You can successfully integrate technology into patient care, but it isn't easy. Just ask Kaiser Permanente Northern California (KPNC) and its 3.4 million members. Robert M. Pearl of the Permanente Medical Group provides a case study of KPNC's experience with Internet, mobile, and video technologies and identifies the two largest barriers to their use: the lack of reimbursements under the fee-for-service system and the financial and other resources needed to truly integrate these technologies into existing models of care. The health system has been at the forefront of electronic medical record adoption, as well as the use of subsequent technological tools that integrate with these data, and has seen continuous progress with a more than doubling of virtual patient "visits" in five years from 4.1 million to 10.5 million virtual visits annually. The author suggests that the ultimately positive experience at KPNC will become more common as the wider US health system catches up with these technologies and incentivizes their use through payment models such as ACOs and federal requirements that push providers to approach patient care as "pay for value" versus "pay for volume."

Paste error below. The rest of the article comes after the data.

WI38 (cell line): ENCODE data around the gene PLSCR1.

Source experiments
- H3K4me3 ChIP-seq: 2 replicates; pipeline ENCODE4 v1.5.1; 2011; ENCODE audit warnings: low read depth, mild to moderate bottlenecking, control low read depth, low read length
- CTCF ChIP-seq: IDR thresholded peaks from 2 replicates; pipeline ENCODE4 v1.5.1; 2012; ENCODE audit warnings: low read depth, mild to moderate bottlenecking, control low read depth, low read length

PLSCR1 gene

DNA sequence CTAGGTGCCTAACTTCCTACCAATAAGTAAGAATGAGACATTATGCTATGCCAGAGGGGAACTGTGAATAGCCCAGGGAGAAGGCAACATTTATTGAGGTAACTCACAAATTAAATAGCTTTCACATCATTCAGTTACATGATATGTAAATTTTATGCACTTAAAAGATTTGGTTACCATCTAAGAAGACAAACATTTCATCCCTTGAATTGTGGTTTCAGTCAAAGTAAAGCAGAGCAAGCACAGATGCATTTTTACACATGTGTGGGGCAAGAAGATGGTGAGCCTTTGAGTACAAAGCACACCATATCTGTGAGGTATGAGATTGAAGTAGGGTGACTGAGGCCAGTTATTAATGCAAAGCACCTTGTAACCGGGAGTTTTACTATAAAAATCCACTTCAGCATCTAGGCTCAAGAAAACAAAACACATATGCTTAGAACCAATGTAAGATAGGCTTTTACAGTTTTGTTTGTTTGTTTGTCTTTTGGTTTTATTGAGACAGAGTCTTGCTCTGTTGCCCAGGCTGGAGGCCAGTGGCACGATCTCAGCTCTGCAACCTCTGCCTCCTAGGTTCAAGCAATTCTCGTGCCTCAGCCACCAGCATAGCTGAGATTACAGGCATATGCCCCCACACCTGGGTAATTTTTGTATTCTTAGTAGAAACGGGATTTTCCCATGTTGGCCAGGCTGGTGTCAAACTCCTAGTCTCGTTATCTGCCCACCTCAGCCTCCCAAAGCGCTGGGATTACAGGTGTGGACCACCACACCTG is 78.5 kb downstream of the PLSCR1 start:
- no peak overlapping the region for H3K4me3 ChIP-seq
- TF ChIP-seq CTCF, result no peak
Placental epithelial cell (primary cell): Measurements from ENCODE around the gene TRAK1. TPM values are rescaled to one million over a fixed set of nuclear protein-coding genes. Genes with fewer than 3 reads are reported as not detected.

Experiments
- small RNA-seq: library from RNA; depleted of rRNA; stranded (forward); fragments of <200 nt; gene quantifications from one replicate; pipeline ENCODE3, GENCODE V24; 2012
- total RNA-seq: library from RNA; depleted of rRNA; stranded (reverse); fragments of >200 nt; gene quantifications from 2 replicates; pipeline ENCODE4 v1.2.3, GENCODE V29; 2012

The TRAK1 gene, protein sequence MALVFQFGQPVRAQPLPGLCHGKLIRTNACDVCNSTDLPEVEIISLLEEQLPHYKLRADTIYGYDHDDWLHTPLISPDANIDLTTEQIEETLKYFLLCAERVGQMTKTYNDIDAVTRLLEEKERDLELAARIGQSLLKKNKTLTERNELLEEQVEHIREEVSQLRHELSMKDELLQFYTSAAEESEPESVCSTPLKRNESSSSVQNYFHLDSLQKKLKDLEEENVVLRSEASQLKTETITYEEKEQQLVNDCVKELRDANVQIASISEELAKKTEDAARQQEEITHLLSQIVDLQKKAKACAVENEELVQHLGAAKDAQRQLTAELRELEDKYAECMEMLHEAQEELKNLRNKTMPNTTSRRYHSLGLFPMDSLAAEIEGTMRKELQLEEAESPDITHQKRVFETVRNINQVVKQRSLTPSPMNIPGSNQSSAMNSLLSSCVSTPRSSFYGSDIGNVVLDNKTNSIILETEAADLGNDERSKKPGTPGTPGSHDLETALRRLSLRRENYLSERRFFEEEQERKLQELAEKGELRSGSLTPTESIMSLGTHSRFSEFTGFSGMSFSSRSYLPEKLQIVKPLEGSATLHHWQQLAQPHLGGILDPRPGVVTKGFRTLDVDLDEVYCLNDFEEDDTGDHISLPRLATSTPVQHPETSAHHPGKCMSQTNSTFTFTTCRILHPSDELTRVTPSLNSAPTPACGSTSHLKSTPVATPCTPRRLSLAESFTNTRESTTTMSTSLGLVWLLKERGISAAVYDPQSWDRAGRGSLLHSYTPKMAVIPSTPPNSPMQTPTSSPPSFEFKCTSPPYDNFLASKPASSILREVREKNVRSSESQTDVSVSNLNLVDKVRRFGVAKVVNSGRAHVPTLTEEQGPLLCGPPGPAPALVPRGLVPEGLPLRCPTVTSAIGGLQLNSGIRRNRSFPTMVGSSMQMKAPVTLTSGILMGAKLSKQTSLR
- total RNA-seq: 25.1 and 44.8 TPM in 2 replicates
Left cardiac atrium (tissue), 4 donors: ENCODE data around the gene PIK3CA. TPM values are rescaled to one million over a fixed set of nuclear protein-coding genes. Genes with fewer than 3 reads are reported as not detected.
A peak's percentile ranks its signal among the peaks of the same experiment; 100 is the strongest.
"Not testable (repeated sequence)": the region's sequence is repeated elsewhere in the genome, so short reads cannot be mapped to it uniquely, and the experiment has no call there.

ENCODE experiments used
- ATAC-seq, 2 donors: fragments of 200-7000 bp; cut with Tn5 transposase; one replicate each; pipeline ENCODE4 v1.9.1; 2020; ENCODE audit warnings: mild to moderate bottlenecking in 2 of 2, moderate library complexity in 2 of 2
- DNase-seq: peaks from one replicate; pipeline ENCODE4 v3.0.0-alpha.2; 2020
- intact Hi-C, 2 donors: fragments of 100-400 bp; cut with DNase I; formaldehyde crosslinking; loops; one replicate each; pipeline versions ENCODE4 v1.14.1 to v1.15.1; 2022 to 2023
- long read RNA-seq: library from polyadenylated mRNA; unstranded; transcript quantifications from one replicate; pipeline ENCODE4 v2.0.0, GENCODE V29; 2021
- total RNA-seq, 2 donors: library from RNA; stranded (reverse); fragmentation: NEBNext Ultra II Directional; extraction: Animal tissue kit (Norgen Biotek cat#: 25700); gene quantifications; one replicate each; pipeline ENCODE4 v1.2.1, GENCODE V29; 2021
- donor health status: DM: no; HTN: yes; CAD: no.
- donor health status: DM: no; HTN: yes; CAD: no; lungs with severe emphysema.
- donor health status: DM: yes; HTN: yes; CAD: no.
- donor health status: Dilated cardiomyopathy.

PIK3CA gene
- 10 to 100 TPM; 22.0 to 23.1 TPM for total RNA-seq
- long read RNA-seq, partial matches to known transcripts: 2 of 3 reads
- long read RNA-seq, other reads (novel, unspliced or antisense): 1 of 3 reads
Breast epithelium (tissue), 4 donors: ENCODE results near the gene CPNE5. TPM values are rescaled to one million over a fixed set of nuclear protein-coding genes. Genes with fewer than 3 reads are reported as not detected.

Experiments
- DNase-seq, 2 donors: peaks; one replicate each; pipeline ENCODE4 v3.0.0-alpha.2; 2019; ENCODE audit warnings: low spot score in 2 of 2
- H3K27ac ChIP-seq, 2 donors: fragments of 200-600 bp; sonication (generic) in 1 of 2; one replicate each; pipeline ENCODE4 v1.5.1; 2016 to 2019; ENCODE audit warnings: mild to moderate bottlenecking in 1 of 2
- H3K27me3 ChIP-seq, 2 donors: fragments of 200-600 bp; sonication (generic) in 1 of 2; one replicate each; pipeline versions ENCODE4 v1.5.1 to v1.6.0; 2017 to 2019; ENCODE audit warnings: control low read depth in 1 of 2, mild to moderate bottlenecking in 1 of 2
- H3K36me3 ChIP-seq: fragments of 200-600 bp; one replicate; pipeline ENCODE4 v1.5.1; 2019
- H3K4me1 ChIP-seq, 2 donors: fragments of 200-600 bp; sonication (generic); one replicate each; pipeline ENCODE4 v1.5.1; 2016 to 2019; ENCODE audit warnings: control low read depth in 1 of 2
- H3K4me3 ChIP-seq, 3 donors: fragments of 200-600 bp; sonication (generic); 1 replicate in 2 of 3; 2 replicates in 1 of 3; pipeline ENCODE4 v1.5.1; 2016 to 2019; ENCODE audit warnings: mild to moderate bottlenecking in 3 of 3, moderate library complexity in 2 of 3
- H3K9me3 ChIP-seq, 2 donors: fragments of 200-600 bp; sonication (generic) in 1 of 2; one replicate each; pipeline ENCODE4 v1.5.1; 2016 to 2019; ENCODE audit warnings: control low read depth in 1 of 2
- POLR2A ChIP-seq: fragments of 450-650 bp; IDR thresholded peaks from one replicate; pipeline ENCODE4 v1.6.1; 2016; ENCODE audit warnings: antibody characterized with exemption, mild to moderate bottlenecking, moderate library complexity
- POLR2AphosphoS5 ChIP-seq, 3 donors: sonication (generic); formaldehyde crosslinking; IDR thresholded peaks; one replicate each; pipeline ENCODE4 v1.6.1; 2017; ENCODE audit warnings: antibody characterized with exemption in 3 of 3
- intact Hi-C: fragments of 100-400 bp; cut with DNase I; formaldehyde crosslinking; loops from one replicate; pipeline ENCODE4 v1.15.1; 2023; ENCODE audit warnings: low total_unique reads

Texts and apps can also help you manage your diabetes. Shantanu Nundy of Evolent Health and coauthors analyzed how the widely used, familiar technology of mobile phones (mHealth) could help patients better manage their chronic conditions. Examining a group of seventy-four adults enrolled in an automated text messagingbased diabetes care program, they found better control of HbA1c glucose levels, higher patient satisfaction, and an overall net cost savings of 8.8 percent over the course of the six-month program. They also observed an overall decrease in costs for both the treatment and control groups, suggesting
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